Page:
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Bird Song

Among the many characteristics that make birds fascinating for adults and kids alike (their colors, their nest-building and their ability to fly), is their captivating song. Birds are fabulous communicators and use songs and calls to share messages with each other throughout the day. And, once you slow down to really listen to the birds in your area, you’ll be amazed at just how many different sounds birds make. In this activity, kids have a chance to focus on (and try out) the diverse sounds and songs of birds in their outdoor space.

The Guide

Learn about bird sounds: Audubon's beginner guide to common bird sounds and what they mean is a super resource to learn about the difference between bird calls (shorter sounds- often one syllable long) and songs (more complex sounds with a clear pattern). Bird calls communicate a variety of messages, too. For example, alarm calls alert other birds to predators; contact calls help birds stay in touch with each other while they are foraging for food; flight calls are used by flocking birds while in flight, and baby birds use begging calls to get their parent’s attention for food.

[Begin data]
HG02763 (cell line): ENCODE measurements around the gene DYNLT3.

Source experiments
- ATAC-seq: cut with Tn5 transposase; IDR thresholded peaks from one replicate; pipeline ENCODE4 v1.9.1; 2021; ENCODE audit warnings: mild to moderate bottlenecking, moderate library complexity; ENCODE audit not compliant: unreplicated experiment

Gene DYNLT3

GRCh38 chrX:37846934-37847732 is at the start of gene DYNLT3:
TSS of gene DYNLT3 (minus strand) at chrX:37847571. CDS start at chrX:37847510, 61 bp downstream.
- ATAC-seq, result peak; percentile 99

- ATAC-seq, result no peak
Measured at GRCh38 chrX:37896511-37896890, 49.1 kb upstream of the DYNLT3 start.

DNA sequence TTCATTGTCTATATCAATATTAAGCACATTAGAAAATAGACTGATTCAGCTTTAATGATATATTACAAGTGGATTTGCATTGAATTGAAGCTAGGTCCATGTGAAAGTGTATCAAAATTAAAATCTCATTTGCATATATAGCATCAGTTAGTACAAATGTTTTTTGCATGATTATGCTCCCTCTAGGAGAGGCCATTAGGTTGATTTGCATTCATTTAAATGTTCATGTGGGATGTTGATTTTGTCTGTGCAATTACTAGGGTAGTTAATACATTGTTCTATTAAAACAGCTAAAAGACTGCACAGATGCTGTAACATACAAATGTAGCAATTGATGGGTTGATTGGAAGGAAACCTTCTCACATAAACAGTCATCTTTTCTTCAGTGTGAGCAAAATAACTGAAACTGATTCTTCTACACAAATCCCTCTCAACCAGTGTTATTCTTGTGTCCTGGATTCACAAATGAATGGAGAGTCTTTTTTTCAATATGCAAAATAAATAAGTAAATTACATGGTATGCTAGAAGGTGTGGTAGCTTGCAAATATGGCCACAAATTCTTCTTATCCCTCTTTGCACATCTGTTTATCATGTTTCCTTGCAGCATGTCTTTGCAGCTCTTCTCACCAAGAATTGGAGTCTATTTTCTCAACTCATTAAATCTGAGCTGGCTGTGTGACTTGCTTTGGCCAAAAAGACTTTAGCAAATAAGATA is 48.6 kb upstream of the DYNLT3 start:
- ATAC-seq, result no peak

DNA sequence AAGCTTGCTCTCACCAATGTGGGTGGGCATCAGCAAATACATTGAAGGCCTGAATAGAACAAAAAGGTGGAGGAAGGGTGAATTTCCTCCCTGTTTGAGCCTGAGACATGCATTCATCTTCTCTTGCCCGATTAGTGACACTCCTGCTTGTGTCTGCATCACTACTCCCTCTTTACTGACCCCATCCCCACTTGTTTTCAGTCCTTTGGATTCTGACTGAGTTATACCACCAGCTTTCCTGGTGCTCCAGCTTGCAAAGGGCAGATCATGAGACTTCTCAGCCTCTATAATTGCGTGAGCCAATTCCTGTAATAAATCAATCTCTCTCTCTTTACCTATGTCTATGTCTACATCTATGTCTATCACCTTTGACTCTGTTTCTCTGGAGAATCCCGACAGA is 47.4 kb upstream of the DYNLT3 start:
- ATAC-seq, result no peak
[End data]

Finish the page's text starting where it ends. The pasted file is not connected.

Head outside: Head outside together and listen for bird sounds in your outdoor space. The ideal time is early in the morning, but there are many times of day to try. Just try to avoid noon when birds tend to be the least active.


Try binoculars: You don't need binoculars to spot birds, but having a tool can help kids feel more "official" and can also help kids focus. Feel free to offer kid-sized binoculars or make your own using toilet paper tubes! See how here.


Listen for bird sounds: Invite kids to listen with their eyes closed (turning off one sense often heightens the other senses). Then, listen with eyes open and invite your child to use their senses of hearing and sight together to locate the birds making the sounds. Do you hear bird calls or bird songs? If you hear a song, what does your child imagine the song is about? If you hear a call, what does your child think the birds are trying to communicate? You can also use an app like SongSleuth or BirdGenie to identify the birds in your area by their sounds.


Sing with the birds: When you hear a bird sound, try to imitate it and listen to see if the bird responds to your call. Can you engage the birds in “conversation”? Invite kids to pretend to be a real or imagined bird and make up their own bird calls and bird songs. Play a game of hide and seek while giving each other “clues” to your location using bird calls. Or, attempt a conversation together using only bird sounds.

Why is this activity great for kids?

Tuning in to the sounds of feathered friends is a super way to activate kids’ senses and help them develop focus and observation skills. Listening for sounds and considering the meaning or messages behind different sounds is a great way to help kids learn about the communication strategies of other creatures and their own communication skills. And, spending time outside learning about the birds in your area supports science skills and kids’ connection to the natural world.

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